You may recall the ‘Share a Coke’ campaign by Coca-Cola, during which Coke put the most popular first names in various countries on their bottles.

Bottles from 'Share a Coke' campaignBottles from 'Share a Coke' campaignIn many countries, Coke used first names, but they changed their approach in Singapore.  Since it was considered culturally inappropriate to use first names, they switched to common nicknames.  They also gave people the opportunity at special events to pick what they wanted printed on the can, which let people make their own decision about names.  

Here’s an example of the nicknames they used, which as you can see, were very generic and could be used in many kinds of relationships. For instance, they offered:

  • BFF

  • Bro

  • Mei Mei (‘little sister’ in Chinese)

  • Jie Jie (‘older sister’ in Chinese)’

  • Di Di (‘younger brother’ in Chinese)

  • Auntie

  • Bestie

  • Bro

  • Dude

  • Hon

  • Wifey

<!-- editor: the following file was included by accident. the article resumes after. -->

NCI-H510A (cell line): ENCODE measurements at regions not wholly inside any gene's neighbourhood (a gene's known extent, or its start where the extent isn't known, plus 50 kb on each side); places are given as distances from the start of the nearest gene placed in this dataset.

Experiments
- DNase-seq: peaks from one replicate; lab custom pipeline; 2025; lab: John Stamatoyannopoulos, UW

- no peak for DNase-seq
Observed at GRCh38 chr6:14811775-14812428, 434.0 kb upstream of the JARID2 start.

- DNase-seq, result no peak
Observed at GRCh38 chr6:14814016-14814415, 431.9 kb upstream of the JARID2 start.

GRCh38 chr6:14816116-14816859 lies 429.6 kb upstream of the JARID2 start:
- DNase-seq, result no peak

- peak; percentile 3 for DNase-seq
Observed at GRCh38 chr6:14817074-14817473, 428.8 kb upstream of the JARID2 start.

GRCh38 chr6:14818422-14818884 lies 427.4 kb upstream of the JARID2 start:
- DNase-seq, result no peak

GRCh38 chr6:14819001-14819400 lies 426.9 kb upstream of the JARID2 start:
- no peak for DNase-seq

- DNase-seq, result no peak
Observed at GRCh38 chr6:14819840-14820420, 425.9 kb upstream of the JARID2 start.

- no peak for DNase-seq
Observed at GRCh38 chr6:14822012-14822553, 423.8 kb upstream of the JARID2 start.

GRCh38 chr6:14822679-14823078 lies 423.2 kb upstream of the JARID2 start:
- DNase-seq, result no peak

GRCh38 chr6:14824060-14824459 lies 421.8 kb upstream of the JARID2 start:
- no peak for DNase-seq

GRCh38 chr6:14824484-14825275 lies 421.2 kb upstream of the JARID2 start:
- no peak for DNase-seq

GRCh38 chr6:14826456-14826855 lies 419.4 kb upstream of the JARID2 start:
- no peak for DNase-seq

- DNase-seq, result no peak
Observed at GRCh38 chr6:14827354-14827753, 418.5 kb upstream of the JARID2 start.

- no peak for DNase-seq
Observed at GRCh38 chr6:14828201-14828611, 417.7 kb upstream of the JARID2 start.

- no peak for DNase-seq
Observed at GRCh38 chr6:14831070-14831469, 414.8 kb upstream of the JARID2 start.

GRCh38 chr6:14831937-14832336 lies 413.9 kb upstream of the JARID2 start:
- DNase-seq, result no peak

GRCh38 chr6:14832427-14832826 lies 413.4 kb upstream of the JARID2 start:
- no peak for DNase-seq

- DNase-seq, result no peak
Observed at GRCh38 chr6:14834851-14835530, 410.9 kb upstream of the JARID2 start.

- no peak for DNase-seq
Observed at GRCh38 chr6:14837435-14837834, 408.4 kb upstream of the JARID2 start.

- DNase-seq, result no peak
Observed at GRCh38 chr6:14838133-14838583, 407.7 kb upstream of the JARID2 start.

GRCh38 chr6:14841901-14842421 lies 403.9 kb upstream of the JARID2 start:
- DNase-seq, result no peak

• Ah Boy

  • Ah Girl

  • I Miss You

  • Hubby


Coke’s Chinese New Year display in Singapore is another example of localization.  Luckily for Coke, red is already one of their primary branding colors.  And if you refer back to the color chart, you’ll see the happy colors of red and gold used in this display. 

Coke Chinese New Year store display in SingaporeIt goes without saying that Coca-Cola has considerable marketing power behind it, but if they had kept the same approach they began with by using first names, they would have had a significantly different response to their campaign.  By localizing, they were able to successfully extend their campaign into Singapore.


Website style localization